Ron, Miami, FL

Ron runs a camera shop, and with the influx of hipsters wanting 8mm cameras and such, I’d like to imagine that he has a thriving business. (I think he likes to imagine that, too). He clearly loves what he does and has funny add-in products, like constipation tea. Hey, the cameras aren’t working, so he figures neither are the owners. Well, it’s good to laugh. There’s a real scattershot method to his business handling, which doesn’t speak well to the overall effectiveness.

If the camera ever existed, this guy probably has it. He’s all smiles and jokes, and has people in his life who adore him, like his friend Lisa and Rene, who he considers a son. They all have a level of awareness of the hoarding, but I think due to Ron’s affable nature, they let him get away with a lot of “quirkiness.” Trish is Ron’s wife. Their house is hoarded out. Her attempts to get rid of things were met with heavy emotional manipulation. Trish had enough of being made to feel bad about it, so she moved in with her mom. It clearly still hurts her and she feels her husband is choosing his stuff over her. They’re nearing an ultimatum, it seems.

Mark Pfeffer and Rene show up at the shop. Rene seems to be a man of extremes. The problem is that Rene is, well, rather melodramatic. So it seems that him being there as a support flies out the window when he sees that Ron has a snake in a terrarium in the back office. Well… thanks for the short show of support, I guess? I mean, I have extreme arachnophobia, but I would just leave the room, have someone make sure it couldn’t get out, have a shake and a cry, and then burn the place down with napalm.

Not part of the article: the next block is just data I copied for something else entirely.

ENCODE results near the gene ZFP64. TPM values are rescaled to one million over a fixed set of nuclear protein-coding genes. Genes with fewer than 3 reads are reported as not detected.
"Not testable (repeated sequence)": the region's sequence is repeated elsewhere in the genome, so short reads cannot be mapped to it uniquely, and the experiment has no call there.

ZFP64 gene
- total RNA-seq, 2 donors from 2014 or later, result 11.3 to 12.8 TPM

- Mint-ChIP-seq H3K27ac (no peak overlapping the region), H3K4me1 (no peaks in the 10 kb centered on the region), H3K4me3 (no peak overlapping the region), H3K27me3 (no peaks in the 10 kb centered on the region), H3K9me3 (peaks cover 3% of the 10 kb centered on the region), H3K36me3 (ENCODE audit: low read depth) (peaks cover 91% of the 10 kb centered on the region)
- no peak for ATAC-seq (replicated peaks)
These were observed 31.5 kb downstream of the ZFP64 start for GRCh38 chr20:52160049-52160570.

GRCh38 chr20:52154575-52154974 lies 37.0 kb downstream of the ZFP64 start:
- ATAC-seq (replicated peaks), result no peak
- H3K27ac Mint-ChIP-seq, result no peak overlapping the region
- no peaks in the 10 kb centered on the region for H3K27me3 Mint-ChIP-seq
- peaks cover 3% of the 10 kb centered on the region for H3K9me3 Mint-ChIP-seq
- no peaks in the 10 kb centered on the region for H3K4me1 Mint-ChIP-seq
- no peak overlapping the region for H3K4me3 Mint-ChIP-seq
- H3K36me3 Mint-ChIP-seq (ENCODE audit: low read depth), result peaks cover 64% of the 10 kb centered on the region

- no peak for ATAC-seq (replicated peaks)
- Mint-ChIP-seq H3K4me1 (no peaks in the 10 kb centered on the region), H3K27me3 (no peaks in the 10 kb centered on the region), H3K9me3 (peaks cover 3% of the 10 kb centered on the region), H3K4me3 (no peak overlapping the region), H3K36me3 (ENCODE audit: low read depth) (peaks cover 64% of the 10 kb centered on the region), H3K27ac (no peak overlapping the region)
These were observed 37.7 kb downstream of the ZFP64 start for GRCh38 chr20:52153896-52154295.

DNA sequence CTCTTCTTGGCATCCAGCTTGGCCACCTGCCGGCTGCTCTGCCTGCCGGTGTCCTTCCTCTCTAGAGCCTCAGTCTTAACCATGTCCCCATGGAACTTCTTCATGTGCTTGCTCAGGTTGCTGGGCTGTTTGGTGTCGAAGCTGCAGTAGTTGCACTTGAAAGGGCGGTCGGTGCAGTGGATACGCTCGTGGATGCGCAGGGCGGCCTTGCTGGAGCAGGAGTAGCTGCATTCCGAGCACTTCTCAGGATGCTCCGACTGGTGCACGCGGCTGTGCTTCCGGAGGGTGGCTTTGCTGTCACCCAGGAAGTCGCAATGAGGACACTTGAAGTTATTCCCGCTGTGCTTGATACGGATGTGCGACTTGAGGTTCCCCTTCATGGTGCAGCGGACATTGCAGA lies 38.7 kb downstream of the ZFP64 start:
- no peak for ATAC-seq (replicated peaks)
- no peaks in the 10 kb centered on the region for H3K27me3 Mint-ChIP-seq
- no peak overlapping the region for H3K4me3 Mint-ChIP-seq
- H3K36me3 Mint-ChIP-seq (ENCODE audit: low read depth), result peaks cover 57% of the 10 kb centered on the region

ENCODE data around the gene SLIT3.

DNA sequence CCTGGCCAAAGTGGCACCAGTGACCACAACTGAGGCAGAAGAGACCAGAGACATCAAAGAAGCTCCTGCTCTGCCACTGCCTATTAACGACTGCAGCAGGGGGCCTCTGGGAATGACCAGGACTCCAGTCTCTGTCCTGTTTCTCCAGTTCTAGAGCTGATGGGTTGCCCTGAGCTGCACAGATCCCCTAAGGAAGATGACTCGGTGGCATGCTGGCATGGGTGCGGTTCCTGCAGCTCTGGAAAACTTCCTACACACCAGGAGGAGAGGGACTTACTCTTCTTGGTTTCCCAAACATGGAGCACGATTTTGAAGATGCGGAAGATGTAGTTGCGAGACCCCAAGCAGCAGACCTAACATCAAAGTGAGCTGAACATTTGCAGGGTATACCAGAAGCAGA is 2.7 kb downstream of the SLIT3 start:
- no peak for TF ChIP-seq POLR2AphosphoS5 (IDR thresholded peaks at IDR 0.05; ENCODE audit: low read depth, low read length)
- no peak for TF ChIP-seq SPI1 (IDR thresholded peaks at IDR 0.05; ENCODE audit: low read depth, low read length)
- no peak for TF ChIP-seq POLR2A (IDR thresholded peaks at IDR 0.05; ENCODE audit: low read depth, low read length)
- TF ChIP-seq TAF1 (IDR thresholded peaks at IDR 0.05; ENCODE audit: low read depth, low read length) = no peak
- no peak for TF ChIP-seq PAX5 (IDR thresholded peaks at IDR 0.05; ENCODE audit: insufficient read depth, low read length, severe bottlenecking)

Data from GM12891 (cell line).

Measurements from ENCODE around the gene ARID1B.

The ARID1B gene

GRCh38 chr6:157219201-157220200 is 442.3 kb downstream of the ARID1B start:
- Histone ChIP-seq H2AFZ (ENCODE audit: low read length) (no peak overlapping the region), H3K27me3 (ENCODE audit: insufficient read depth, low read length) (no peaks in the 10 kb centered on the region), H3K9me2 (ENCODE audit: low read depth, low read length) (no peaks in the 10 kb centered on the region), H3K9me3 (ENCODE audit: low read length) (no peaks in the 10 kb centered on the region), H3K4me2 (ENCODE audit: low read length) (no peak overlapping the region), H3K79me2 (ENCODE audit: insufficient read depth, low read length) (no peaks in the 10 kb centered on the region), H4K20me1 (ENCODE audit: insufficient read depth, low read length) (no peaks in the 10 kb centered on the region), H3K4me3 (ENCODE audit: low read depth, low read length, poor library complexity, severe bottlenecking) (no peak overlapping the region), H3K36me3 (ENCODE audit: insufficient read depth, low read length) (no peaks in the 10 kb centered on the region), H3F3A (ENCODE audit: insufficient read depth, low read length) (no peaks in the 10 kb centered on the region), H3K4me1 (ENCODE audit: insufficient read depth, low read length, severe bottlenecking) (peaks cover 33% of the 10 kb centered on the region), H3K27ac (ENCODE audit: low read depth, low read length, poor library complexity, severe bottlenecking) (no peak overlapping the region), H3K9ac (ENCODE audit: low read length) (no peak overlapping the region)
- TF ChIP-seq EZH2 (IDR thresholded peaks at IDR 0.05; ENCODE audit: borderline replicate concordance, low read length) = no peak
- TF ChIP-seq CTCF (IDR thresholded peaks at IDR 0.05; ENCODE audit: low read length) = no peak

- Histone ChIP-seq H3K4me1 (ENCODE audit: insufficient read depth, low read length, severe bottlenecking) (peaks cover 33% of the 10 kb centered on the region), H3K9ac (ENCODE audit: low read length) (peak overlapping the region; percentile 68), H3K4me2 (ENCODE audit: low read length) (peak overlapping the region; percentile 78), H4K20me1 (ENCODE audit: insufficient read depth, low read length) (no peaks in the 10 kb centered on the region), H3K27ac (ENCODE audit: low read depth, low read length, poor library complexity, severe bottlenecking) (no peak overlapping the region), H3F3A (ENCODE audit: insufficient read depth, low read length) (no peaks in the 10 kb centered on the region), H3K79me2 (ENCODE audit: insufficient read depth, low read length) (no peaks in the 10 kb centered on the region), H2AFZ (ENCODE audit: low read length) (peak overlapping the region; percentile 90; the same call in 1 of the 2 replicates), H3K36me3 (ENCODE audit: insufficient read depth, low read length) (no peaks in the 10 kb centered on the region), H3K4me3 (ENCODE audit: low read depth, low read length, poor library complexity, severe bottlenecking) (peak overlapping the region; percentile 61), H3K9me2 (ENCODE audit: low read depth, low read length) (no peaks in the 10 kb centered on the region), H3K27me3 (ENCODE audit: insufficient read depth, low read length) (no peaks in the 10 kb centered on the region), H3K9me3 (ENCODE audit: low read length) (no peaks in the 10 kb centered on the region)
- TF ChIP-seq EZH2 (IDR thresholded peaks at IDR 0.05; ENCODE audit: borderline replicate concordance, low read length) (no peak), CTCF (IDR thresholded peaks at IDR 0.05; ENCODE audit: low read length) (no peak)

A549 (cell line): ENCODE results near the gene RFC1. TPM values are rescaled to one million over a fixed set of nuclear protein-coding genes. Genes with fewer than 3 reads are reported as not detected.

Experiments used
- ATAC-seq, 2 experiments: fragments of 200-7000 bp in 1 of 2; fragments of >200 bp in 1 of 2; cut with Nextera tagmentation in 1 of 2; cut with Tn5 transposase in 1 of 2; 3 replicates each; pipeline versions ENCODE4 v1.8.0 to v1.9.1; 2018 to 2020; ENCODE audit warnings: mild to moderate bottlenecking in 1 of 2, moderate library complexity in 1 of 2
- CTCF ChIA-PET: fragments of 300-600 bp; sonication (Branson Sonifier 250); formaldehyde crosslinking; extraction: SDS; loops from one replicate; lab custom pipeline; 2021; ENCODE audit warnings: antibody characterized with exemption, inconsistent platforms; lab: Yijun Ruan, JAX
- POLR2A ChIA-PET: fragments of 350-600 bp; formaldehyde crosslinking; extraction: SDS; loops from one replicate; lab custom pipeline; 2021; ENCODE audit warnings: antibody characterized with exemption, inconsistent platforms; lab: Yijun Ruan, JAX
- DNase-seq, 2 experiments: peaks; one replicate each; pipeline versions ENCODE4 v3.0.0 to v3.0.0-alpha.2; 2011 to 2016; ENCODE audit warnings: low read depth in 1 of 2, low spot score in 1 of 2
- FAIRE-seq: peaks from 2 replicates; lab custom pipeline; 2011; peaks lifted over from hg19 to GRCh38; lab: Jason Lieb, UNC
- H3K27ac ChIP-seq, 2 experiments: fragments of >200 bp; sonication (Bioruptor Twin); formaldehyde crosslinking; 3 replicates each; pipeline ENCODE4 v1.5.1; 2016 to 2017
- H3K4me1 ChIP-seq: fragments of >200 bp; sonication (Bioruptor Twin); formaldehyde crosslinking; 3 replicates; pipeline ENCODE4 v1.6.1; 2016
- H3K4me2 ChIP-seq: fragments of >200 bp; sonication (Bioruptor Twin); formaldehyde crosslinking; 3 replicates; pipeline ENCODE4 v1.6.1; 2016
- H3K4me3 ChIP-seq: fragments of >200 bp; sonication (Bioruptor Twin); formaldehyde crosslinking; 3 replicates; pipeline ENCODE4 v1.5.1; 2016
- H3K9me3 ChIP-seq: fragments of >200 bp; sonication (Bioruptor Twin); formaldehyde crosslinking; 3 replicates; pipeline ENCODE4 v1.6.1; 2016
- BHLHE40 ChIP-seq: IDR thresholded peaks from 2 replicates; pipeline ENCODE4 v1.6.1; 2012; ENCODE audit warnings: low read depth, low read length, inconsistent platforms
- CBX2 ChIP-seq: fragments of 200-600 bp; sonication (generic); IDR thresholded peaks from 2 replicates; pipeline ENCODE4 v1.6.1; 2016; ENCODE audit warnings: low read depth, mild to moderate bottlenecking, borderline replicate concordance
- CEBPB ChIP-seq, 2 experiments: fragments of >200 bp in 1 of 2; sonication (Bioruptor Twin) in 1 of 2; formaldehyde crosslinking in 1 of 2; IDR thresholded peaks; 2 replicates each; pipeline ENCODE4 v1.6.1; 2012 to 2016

Too much? Okay, fine, I would just skirt that area. Oh god, I might leave. Rene, I owe you an apology. Big spiders? No, I might leave, too. Ha ha ha. Mark Pfeffer thinks this is about way more than a snake. Mark thinks that this is too huge a cleanup for Rene. Oh.

Standolyn Robertson shows up, and I just adore her. She’s a no-nonsense organizer (a good fit to work with both Mark Pfeffer and Ron) and seems to be able to work miracles in these large, particularly-focused hoards like this camera shop. She immediately has to ask Ron to make hard decisions, which is clearly his weak spot. He’s a man of “maybes”, maybe he’ll keep this, maybe he’ll sell that, maybe he’ll get his life sorted.

Standolyn does not work with “maybe”. After all, that’s what got him in the mess he’s in.

Another problem is that Lisa and Linda, Ron’s sister from up north, are constantly having a pissing contest of “Who is the most important woman in Ron’s life.” Ladies? Take a knee. You’re not helping. You’re not experts. You’re burning energy, and from the looks of this hoard, you’re going to need all the energy you can muster. Let the experts deal with pushing Ron.